“The first thing we have to do is put denial behind us.”

That’s John Bullard, the National Oceanic and Atmospheric Administration’s top federal fisheries regulator, speaking of The New England Fishery Management Council’s decision Wednesday to approve a whopping yearto year 77 percent reduction in the number of cod that can be caught in the Gulf of Maine.

The cuts come on top of other reductions, ranging from 10 to 71 percent, on the catch of other bottom-dwelling groundfish, such as haddock and flounder, considered crucial to Mid-coast Maine and other maritime areas of New England.

The tragedy here is no one wins. Fishermen are going to ground their boats and be forced out of work. The fishery may never be restored to harvestable levels. Consumers will face higher prices and fewer choices. A romantic and honest way of life — one that helped build our region — could be lost.

How did we get here? Denial. By fishermen, but also by regulators.

The fishery was so intensively exploited over a period of years — including by foreign fleets — that this day was inevitable unless regulations had been put in place many, many decades earlier than 2007.

That’s when the Magnuson Stevens Fishery Conservation and Management Act reauthorization was signed into law, requiring catch limits for all federally managed fisheries.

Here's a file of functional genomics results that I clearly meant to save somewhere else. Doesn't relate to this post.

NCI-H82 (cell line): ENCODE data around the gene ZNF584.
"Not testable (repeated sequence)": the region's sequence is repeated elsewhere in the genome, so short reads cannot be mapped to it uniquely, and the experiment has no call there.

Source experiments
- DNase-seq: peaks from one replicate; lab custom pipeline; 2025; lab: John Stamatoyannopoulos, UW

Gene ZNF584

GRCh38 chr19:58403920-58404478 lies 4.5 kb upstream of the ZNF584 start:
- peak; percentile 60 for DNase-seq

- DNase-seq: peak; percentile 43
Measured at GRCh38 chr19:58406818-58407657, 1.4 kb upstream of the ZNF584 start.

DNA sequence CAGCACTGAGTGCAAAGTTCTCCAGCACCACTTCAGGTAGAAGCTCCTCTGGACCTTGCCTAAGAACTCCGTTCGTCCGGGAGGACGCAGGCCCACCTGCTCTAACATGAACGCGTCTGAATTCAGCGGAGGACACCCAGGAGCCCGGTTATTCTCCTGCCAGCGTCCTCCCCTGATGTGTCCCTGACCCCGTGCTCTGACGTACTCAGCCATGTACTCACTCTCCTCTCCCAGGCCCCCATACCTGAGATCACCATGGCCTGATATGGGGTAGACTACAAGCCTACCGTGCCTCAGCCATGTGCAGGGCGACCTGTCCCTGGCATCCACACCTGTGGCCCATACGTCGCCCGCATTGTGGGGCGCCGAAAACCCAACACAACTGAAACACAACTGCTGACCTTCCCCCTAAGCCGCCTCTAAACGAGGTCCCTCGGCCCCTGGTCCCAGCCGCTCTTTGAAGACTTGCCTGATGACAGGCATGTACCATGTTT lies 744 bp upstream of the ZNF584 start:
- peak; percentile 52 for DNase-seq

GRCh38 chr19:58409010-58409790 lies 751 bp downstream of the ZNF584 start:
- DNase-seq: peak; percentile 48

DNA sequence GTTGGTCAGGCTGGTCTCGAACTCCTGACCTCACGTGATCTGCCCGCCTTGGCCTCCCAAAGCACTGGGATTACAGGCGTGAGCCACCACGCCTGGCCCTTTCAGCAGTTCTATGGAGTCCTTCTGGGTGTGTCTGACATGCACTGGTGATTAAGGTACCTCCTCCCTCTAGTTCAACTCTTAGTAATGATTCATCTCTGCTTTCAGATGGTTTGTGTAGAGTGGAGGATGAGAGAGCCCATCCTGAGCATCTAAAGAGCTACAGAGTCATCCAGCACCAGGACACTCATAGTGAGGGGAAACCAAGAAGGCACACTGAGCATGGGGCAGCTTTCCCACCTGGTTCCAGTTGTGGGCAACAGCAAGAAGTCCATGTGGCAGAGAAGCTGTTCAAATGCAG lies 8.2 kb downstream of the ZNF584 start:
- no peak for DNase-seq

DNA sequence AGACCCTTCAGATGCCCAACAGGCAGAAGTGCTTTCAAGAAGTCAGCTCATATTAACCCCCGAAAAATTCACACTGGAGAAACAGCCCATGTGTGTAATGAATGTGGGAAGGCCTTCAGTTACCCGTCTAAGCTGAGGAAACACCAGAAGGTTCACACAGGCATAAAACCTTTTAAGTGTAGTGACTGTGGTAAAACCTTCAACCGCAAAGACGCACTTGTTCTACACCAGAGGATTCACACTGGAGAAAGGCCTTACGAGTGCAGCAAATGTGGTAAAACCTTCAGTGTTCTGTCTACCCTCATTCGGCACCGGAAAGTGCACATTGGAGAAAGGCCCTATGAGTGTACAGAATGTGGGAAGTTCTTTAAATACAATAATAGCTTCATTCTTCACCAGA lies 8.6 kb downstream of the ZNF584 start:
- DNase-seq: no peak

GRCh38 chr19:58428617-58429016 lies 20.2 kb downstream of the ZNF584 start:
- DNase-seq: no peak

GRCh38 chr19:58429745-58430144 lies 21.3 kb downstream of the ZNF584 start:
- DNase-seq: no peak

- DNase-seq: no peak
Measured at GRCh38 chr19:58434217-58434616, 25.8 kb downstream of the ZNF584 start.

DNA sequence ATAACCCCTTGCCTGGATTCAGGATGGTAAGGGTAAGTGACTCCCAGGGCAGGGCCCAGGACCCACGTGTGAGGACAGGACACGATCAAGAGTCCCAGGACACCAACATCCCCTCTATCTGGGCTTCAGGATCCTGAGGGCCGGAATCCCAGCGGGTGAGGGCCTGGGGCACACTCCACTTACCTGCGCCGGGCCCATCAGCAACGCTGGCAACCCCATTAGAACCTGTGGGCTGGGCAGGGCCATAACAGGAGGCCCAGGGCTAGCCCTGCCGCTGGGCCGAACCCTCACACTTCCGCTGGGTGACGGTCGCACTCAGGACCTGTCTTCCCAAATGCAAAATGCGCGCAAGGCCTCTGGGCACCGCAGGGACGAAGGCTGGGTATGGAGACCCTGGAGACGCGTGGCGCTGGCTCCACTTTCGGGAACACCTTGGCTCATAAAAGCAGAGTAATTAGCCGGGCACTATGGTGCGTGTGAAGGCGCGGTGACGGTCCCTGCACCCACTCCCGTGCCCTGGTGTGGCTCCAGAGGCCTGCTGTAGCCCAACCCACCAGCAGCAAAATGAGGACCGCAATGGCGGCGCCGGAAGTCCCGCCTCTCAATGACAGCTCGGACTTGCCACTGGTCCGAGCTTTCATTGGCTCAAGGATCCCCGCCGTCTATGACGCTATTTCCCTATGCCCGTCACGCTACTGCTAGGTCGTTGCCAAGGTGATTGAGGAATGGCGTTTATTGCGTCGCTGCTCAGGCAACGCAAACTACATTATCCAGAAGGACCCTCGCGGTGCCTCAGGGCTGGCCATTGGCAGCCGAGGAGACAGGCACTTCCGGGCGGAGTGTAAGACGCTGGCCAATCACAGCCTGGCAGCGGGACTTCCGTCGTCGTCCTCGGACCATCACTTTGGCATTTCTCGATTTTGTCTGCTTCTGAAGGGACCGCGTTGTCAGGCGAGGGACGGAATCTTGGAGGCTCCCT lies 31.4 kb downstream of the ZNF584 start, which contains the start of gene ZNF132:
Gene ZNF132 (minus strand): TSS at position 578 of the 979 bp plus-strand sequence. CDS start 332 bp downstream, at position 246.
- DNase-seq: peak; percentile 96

The irony is that fishermen seem to think any limits are unfair. They have consistently disputed the accuracy of the science that drives catch limits. And they note the industry has fished at or below levels recommended by science for years — to no avail.

The formula for deciding how large a catch to permit is complex, and depends on how often fish spawn, how much warmer the water is in an era of global warming and sea-level rise, how many fishing licenses are issued, what type of equipment is used, how scientists count fish and how regulators choose to enforce limits.

It’s an evolving process — not an exact science. Even regulators would admit that. We certainly don’t pretend to understand it.

Lurking below all is the fact that habitat loss, pollution and environmental change are negatively affecting the ability of humans to exploit every natural resource, at least in the ways we have in the past. The Atlantic fishery is only one example (and calling it a fishery is a denial in itself, as it posits the value of fish only as a harvestable commercial resource, with no other intrinsic value in ocean ecology).

With the support of state-backed grants, Maine is an emerging leader in aquaculture.

We are a state whose boat building capabilities remain second to none.

We raise and sell bait, process seafood for market and employ a marine services industry that’s essential to the Mid-coast economy.

Our lobster fishery faces its own challenges, but appears to be healthy.

Unless we want to see the curtailment of groundfishing affect all those areas of our economy, we’d better start now, take inventory of our hard-earned blessings, and begin to use Yankee ingenuity to find new ways to keep Maine’s marine economy at work. To do otherwise would only be another denial.